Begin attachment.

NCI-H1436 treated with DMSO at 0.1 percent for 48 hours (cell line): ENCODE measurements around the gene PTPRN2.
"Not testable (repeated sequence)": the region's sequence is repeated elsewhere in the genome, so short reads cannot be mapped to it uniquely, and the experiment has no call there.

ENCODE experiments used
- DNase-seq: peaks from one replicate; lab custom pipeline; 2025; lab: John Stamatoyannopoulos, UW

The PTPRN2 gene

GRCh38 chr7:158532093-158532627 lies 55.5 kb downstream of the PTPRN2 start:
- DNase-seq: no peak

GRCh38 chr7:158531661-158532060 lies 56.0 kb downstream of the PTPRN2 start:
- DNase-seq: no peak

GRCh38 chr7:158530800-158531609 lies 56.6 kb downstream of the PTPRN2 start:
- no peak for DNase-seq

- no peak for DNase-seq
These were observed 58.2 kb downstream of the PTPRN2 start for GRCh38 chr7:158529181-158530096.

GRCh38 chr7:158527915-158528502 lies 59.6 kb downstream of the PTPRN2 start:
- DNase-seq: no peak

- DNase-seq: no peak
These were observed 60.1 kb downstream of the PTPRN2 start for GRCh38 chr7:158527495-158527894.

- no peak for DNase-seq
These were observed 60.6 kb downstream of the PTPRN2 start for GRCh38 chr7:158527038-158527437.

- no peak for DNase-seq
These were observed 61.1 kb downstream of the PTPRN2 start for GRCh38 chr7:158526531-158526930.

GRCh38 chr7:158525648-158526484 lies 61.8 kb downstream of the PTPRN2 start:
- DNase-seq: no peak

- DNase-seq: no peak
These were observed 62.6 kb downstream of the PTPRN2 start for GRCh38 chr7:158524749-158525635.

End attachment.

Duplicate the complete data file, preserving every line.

NCI-H1436 treated with DMSO at 0.1 percent for 48 hours (cell line): ENCODE measurements around the gene PTPRN2.
"Not testable (repeated sequence)": the region's sequence is repeated elsewhere in the genome, so short reads cannot be mapped to it uniquely, and the experiment has no call there.

ENCODE experiments used
- DNase-seq: peaks from one replicate; lab custom pipeline; 2025; lab: John Stamatoyannopoulos, UW

The PTPRN2 gene

GRCh38 chr7:158532093-158532627 lies 55.5 kb downstream of the PTPRN2 start:
- DNase-seq: no peak

GRCh38 chr7:158531661-158532060 lies 56.0 kb downstream of the PTPRN2 start:
- DNase-seq: no peak

GRCh38 chr7:158530800-158531609 lies 56.6 kb downstream of the PTPRN2 start:
- no peak for DNase-seq

- no peak for DNase-seq
These were observed 58.2 kb downstream of the PTPRN2 start for GRCh38 chr7:158529181-158530096.

GRCh38 chr7:158527915-158528502 lies 59.6 kb downstream of the PTPRN2 start:
- DNase-seq: no peak

- DNase-seq: no peak
These were observed 60.1 kb downstream of the PTPRN2 start for GRCh38 chr7:158527495-158527894.

- no peak for DNase-seq
These were observed 60.6 kb downstream of the PTPRN2 start for GRCh38 chr7:158527038-158527437.

- no peak for DNase-seq
These were observed 61.1 kb downstream of the PTPRN2 start for GRCh38 chr7:158526531-158526930.

GRCh38 chr7:158525648-158526484 lies 61.8 kb downstream of the PTPRN2 start:
- DNase-seq: no peak

- DNase-seq: no peak
These were observed 62.6 kb downstream of the PTPRN2 start for GRCh38 chr7:158524749-158525635.